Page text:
World news snapshot: South African politics, unsafe car technology and a 'freedom convoy' in Canada

The Cape Times, South Africa

A lead opinion piece highlights political issues. It reports that as he delivered his closing address at the ANC NEC lekgotla on Sunday, president Cyril Ramaphosa looked "totally spent". It added: "With its tired promises, yesteryear vision, and plume of self-correction, the ANC appears to be finally running out of steam."

Forecasts of sunnier days ahead, for both the ANC and South Africa, is a blue sky that we are "unlikely to see in the near future, if ever". It adds that rather increasingly, "it looks as if we are heading into the eye of the storm; a storm that no rainbow, no matter how exquisite, will be able to soothe. Simply put, the outlook is bleak".

During his address, Mr Ramaphosa spoke of how unemployment was at its highest level yet. The president quoted from the latest Quarterly Labour Force Survey which showed an overall unemployment rate of close to 35 per cent, and 50 per cent for young adults in the 18 to 34-year age group. In July last year, South Africa experienced its worst social unrest since the dawn of democracy.

New Zealand Herald

As technologies evolve, and everything is readily available at the touch of a finger, cars are becoming more and more tech forward. But are our cars being overloaded with this technology, to a point where it's becoming unsafe? Experts say yes.

It's easy to become momentarily distracted by the infotainment system when you're driving. Whether it's by a text coming in, trying to sort out your navi system, or simply changing the music. Becoming distracted has the potential to cause some major accidents, even if it is momentarily. Safety experts say that the auto industry is facilitating our distraction by overloading vehicles with unnecessary and increasingly complex tech.

The issue was made prominent recently when the National Highway Traffic Safety Administration (NHTSA) opened an investigation into Tesla, which then agreed to prevent drivers and passengers from playing video games on the dashboards. A study conducted by the University of Utah and the AAA Foundation for Traffic Safety found that some tasks on modern infotainment systems could take more than 48 seconds. Another study, conducted by Canada’s Traffic Injury Research Foundation in 2018, claimed that that one in four fatal crashes could be linked to distracted driving, which is roughly the same as driving while impaired.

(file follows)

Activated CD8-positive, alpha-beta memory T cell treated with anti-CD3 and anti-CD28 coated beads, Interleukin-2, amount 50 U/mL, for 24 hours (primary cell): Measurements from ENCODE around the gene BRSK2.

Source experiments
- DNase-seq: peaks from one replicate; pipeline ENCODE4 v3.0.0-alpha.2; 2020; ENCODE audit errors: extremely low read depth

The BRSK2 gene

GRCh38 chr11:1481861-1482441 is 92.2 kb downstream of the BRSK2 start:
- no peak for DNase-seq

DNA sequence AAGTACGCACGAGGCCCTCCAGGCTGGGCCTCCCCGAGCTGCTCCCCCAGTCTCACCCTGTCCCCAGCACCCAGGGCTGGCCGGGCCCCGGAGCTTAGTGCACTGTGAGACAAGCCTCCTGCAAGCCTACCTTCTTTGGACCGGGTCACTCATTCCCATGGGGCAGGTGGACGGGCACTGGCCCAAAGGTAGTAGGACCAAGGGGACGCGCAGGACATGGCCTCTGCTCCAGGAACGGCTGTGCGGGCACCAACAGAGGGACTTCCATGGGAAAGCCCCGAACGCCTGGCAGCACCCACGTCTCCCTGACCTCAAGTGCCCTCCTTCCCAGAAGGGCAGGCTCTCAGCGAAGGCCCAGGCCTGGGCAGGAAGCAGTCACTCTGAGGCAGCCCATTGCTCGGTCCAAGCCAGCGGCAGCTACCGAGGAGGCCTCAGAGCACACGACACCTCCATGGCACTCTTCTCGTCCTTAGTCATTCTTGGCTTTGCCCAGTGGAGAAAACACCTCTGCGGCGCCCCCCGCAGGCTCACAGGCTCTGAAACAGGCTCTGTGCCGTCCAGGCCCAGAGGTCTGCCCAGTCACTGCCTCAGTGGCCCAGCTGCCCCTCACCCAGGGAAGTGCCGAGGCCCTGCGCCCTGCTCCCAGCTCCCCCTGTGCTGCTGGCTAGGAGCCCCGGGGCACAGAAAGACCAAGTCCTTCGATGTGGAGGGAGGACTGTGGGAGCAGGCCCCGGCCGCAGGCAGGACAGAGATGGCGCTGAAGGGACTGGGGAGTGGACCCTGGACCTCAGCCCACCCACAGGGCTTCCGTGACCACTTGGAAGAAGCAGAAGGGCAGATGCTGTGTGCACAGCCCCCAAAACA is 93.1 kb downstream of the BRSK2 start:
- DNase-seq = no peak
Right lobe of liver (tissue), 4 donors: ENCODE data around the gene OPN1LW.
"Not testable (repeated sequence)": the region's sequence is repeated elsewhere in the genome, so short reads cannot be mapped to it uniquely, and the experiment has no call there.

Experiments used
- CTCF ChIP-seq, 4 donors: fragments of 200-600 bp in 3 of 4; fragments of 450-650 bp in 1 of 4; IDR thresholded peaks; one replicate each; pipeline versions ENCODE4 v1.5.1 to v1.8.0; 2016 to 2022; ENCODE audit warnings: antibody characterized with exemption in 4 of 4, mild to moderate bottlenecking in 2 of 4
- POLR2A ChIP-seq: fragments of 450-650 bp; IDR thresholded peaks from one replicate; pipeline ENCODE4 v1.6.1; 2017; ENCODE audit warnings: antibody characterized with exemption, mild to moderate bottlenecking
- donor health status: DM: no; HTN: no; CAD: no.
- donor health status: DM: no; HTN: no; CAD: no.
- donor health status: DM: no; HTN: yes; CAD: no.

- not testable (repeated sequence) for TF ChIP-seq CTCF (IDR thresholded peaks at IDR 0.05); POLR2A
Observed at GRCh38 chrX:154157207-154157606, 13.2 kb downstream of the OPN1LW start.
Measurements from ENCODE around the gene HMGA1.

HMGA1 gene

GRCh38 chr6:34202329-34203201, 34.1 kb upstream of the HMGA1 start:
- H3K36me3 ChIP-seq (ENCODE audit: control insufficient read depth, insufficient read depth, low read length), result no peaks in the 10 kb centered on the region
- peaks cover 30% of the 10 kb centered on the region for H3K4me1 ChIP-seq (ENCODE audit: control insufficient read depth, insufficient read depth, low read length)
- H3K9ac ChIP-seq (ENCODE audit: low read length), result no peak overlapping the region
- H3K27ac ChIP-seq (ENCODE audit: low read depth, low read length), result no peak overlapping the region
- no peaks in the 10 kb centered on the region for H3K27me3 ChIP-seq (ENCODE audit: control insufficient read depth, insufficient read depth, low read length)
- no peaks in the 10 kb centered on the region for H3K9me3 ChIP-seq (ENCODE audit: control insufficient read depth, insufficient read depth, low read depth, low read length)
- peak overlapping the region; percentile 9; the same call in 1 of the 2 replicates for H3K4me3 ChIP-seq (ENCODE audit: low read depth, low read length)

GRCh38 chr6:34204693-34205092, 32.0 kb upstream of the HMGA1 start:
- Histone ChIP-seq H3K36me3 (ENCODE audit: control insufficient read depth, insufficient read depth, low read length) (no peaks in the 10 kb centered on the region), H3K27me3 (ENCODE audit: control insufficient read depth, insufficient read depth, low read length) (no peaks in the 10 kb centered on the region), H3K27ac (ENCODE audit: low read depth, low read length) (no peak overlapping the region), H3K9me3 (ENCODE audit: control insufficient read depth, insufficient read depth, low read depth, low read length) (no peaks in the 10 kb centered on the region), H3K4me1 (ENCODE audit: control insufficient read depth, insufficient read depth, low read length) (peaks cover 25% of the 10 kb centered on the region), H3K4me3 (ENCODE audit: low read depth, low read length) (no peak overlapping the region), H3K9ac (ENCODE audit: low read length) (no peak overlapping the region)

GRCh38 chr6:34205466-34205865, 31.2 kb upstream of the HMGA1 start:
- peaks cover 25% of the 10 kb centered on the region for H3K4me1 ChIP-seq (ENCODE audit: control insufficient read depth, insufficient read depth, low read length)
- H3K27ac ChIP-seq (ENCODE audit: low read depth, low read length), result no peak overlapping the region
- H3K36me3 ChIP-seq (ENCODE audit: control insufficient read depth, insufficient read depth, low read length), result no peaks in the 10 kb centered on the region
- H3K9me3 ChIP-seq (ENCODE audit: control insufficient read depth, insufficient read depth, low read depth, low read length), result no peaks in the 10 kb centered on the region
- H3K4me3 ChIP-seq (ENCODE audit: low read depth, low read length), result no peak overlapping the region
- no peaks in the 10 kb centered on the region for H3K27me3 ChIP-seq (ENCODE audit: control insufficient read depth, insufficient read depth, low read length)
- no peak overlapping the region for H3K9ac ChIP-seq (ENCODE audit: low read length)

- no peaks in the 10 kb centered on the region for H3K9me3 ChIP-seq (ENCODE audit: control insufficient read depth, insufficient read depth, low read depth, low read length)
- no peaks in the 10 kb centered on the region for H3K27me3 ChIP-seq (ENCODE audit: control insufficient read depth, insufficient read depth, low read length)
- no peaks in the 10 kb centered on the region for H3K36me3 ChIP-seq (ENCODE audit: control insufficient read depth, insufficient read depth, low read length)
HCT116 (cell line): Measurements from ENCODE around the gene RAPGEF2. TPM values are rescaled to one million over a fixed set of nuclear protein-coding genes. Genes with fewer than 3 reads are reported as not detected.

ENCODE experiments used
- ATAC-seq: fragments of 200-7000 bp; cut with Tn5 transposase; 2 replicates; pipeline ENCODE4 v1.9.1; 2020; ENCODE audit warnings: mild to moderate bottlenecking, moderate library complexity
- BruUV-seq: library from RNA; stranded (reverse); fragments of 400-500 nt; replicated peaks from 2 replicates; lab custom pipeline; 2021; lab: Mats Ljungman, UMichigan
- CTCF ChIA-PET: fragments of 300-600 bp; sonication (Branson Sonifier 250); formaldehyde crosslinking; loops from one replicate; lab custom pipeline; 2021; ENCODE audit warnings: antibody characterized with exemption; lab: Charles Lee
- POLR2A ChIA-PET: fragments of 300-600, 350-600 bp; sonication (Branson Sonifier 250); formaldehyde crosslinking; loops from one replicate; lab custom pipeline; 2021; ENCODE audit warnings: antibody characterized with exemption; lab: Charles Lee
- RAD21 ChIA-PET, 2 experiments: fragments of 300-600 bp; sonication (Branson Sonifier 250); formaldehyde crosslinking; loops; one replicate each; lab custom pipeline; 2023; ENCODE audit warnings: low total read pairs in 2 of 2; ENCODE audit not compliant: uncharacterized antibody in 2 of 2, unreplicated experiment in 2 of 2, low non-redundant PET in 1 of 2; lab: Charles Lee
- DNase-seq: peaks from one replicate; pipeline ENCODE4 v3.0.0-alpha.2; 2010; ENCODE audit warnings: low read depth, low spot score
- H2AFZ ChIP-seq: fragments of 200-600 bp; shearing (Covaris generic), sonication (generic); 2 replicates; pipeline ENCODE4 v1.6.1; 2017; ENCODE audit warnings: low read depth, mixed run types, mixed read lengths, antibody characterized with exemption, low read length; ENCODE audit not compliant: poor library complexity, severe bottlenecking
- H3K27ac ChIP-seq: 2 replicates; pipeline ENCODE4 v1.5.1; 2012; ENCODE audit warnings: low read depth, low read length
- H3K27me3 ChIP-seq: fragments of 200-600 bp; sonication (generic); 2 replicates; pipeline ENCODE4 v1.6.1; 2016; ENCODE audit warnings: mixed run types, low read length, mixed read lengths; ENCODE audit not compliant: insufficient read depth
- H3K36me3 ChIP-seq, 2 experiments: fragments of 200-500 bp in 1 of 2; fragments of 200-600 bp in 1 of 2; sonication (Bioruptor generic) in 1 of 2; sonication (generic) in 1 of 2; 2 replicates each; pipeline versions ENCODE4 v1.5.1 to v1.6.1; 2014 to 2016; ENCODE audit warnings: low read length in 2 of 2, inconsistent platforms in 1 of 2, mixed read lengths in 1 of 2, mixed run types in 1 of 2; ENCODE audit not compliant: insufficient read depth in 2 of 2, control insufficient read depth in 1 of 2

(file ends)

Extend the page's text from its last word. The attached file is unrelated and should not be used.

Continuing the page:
The Florentine, Italy

World news snapshot: South African politics, unsafe car technology and a 'freedom convoy' in Canada

The bronze David at piazzale Michelangelo, the Badia Fiorentina bell tower and the facade of the Basilica of Santa Maria Novella all now boast new permanent lighting. The update was donated by Firenze Smart, the City of Florence’s in-house company, on the occasion of the annual winter F-Light (Firenze Light Festival). The modernization of the existing systems means that these monuments can control the intensity and colour of the lighting remotely.

The Toronto Sun, Canada

One of the site's lead stories highlights the issue of a “freedom convoy” of truckers gathering on Monday on the edge of the Trans-Canada Highway east of Calgary

It said that barring “essential” truckers based on vaccination status would exacerbate supply shortages and drive up costs for struggling small businesses, according to the Canadian Federation of Independent Business (CFIB).

CFIB president Dan Kelly said he was urging the Justin Trudeau government to drop a policy that he believes was based more on politics than science. “It feels weird that this late in the pandemic we’ve decided truck drivers are no longer an essential service,” Kelly said yesterday (Wednesday). “It seems they’re more essential than ever especially given that there’s all sorts of supply chain issues that have nothing to do with the state of the Omicron right now. We’re making this problem way, way worse than we need to.”

The federal government has been turning back unvaccinated foreign national truck drivers at the US border since January 15.

San Francisco Chronicle

The Chronicle, which, like many foreign papers, has little coverage of Boris Johnson's "party" travails or even the military build-up around Ukraine, highlight's the wildfires California has endured, including flames searing the Big Sur coast this week.

It says: "The January blaze, which on Wednesday had burned 700 acres and was still smoldering near homes in the rugged Palo Colorado Canyon, is believed to be the result of a stray ember from a burn pile. Scientists, though, say the fire was made possible by an unusually long dry spell in winter coupled with a landscape increasingly primed for fire by the warming climate.

"The winter months are typically when the state gets its heaviest rains and a break from wildfire. But Big Sur has seen less than a 10th of an inch of rainfall this month. Despite the onslaught of storms in December, many coastal areas are dry again and brimming with dead, combustible brush after two years of drought intensified by climate change."

“I was totally surprised by the fire,” said Craig Clements, professor of meteorology at San Jose State University and director of the school’s Wildfire Interdisciplinary Research Center. “But after looking at some of the data, I was like, ‘Yeah, it makes sense." Because of rising temperatures and more intense bouts of drought in recent decades, the window for wildfires has grown, and California’s fire season is now longer than it used to be. A study by the science and news organisation Climate Central estimates that the threat of wildfires in western states lasts 105 more days today than it did in the 1970s

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